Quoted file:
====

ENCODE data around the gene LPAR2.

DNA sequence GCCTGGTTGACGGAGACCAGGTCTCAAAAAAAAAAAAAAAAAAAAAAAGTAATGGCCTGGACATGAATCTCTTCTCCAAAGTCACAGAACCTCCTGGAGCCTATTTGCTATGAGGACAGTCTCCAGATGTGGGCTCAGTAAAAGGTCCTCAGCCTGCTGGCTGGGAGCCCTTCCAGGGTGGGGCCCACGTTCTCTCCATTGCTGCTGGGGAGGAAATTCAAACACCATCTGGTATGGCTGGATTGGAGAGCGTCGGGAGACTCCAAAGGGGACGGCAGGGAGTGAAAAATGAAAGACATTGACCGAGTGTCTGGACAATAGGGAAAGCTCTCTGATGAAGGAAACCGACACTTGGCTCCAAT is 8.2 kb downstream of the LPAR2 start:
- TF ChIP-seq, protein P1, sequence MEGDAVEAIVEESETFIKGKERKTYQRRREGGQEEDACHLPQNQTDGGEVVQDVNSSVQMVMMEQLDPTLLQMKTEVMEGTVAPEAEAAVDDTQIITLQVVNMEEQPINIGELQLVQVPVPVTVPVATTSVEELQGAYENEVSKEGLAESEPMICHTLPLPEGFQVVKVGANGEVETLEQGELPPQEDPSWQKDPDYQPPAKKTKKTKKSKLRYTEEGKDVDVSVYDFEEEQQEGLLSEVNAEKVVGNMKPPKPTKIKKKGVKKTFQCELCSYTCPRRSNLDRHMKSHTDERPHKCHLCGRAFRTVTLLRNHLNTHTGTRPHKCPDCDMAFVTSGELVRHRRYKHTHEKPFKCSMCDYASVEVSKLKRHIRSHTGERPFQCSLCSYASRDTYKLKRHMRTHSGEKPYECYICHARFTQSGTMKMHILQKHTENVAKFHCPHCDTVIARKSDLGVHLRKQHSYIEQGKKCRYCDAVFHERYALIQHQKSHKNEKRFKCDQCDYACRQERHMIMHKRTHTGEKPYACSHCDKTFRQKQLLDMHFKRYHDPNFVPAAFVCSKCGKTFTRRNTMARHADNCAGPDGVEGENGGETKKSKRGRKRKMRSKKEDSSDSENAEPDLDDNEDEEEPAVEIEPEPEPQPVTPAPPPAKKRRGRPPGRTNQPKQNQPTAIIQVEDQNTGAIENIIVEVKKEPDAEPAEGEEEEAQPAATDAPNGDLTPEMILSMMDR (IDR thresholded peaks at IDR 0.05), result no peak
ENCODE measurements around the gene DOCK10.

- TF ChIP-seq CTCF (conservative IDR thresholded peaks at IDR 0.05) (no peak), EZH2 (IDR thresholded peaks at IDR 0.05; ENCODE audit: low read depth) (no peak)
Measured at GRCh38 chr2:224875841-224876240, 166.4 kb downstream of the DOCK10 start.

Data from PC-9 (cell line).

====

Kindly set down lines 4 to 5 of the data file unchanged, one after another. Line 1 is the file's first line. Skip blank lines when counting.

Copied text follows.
ENCODE measurements around the gene DOCK10.

- TF ChIP-seq CTCF (conservative IDR thresholded peaks at IDR 0.05) (no peak), EZH2 (IDR thresholded peaks at IDR 0.05; ENCODE audit: low read depth) (no peak)